Where I’m At Today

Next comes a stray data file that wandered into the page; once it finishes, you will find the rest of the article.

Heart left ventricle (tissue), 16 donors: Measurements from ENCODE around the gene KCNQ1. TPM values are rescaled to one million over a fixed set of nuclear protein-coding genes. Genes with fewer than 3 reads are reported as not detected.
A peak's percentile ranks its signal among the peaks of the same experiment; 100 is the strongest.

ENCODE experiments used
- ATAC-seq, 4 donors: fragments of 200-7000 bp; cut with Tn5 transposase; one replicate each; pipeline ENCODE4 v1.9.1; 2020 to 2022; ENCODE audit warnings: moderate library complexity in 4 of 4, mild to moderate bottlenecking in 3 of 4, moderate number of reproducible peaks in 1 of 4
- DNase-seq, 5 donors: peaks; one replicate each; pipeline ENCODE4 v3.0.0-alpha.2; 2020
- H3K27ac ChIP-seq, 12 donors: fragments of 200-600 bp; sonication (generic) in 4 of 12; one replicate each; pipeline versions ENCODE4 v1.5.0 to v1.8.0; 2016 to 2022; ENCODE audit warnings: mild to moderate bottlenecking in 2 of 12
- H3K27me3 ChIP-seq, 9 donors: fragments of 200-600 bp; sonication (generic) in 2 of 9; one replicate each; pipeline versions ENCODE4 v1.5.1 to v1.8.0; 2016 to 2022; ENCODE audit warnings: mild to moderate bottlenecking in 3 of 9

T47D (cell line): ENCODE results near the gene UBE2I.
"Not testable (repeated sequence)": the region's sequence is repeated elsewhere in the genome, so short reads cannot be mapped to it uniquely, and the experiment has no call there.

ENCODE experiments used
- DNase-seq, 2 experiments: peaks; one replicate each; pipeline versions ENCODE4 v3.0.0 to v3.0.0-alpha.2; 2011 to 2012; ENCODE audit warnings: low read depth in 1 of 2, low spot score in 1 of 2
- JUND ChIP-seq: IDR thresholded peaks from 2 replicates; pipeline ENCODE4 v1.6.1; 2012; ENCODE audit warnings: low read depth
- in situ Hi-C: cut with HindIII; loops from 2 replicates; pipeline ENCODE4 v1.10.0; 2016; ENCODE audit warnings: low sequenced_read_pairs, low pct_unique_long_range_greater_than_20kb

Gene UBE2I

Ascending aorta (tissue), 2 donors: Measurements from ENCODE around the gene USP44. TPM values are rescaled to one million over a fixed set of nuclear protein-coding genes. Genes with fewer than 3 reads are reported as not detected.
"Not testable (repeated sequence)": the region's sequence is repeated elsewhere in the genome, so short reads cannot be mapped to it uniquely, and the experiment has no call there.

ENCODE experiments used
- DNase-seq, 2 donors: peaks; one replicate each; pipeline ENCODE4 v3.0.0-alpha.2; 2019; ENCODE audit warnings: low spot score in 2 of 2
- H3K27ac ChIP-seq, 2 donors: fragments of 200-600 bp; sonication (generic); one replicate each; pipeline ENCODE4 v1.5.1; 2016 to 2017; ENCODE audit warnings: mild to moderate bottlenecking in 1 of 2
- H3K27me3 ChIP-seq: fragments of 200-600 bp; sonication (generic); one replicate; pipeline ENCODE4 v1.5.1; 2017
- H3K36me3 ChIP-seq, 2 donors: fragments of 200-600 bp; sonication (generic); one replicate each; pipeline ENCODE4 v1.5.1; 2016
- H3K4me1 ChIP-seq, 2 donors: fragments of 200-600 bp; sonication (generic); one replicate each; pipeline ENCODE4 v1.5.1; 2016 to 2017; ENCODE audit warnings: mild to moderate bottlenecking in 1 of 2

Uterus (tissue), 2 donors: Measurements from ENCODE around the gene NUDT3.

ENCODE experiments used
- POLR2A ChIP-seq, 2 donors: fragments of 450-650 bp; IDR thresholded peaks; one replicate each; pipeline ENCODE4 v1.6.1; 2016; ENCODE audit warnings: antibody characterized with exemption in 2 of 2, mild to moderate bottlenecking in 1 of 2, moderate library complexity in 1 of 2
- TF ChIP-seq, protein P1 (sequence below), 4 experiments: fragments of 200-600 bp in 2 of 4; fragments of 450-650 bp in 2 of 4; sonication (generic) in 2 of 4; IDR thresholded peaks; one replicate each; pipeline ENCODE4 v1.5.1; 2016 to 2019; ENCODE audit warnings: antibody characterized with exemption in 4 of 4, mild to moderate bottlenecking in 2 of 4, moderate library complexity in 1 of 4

Ernest Callenbach, erstwhile editor of Film Quarterly magazine, once called me a “Hitchcoko-Hawksian.”  I never felt prouder; with that accolade he placed me among what might appear a vanishing breed of film buffs: the auteurists, those who believe that director are the authors (hence auteurs of their films, though only a small handful of directors ever attain to this lofty status, conferred often after years of work in film until, finally, a figure may be glimpsed in the carpet of their career.  This is how I understand the Andrew Sarris position on the matter.  When I was a film student at UCLA in the late 60s the auteur theory was all the rage.  I knew of the animosity toward it exhibited in the writings of Pauline Kael, who had a spat with Sarris, the Dean of American Auteur Critics, that went on for a considerable time.  I decided to challenge her when she guest lectured in a film school class, suggesting that Fellini had given us an auteur masterpiece in Otto i Mezzo, a notion Kael immediately pooh-poohed, calling Federico a fraud and a charlatan.  (This happens to be what Guido, the director’s alter-ego, tells his estranged wife he really is, asking her to accept him for all his flaws.)  I am still an auteurist at heart.  I hope you are, too.


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